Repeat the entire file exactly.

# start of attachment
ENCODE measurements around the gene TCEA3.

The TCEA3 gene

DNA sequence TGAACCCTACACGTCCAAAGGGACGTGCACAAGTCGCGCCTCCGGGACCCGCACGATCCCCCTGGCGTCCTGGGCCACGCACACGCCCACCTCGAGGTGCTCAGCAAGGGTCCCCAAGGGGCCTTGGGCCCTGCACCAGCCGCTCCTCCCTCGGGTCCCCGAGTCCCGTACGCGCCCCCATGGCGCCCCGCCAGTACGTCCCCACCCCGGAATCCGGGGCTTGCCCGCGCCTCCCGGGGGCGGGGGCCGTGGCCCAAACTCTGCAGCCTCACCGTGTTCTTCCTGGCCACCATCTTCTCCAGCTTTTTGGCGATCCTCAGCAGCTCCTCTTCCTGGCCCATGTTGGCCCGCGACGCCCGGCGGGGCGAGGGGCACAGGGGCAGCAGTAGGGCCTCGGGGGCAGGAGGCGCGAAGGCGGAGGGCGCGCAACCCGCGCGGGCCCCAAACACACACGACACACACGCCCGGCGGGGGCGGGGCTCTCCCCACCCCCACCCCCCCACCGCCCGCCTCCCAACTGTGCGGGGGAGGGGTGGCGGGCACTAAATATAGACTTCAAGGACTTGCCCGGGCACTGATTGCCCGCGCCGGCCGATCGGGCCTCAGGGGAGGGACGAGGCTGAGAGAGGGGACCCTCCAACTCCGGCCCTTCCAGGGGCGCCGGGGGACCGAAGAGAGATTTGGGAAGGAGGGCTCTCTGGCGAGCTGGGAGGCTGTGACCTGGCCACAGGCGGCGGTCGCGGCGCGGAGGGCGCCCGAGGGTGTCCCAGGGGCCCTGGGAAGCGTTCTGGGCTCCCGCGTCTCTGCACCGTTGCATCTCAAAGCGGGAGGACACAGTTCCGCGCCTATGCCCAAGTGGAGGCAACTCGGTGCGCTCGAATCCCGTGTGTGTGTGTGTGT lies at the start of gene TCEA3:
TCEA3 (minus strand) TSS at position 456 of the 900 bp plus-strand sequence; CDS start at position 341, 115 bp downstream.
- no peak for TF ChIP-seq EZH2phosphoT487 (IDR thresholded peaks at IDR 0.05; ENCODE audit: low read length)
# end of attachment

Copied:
ENCODE measurements around the gene TCEA3.

The TCEA3 gene

DNA sequence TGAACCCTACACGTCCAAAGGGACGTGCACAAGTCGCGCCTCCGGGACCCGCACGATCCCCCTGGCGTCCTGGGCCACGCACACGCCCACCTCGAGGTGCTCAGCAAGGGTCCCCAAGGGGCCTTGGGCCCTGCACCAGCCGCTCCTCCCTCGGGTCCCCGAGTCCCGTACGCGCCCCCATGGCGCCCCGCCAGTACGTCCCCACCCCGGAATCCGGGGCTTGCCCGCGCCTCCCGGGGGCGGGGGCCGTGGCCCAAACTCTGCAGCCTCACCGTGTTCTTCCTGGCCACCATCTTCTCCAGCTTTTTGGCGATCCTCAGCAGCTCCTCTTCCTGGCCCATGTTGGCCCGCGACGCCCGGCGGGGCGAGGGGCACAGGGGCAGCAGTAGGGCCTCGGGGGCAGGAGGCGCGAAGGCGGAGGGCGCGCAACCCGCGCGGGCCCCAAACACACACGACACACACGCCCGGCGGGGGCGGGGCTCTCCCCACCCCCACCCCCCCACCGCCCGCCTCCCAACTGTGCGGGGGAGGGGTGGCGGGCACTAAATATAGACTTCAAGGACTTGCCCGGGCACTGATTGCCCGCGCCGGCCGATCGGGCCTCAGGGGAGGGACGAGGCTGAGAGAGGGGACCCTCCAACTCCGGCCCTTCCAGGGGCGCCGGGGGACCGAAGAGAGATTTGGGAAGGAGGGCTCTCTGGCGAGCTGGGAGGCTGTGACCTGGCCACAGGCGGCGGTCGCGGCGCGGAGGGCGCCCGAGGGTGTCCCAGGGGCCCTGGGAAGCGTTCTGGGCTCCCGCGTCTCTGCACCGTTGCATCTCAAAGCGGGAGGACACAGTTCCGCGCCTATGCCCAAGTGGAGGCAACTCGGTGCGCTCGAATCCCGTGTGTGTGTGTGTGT lies at the start of gene TCEA3:
TCEA3 (minus strand) TSS at position 456 of the 900 bp plus-strand sequence; CDS start at position 341, 115 bp downstream.
- no peak for TF ChIP-seq EZH2phosphoT487 (IDR thresholded peaks at IDR 0.05; ENCODE audit: low read length)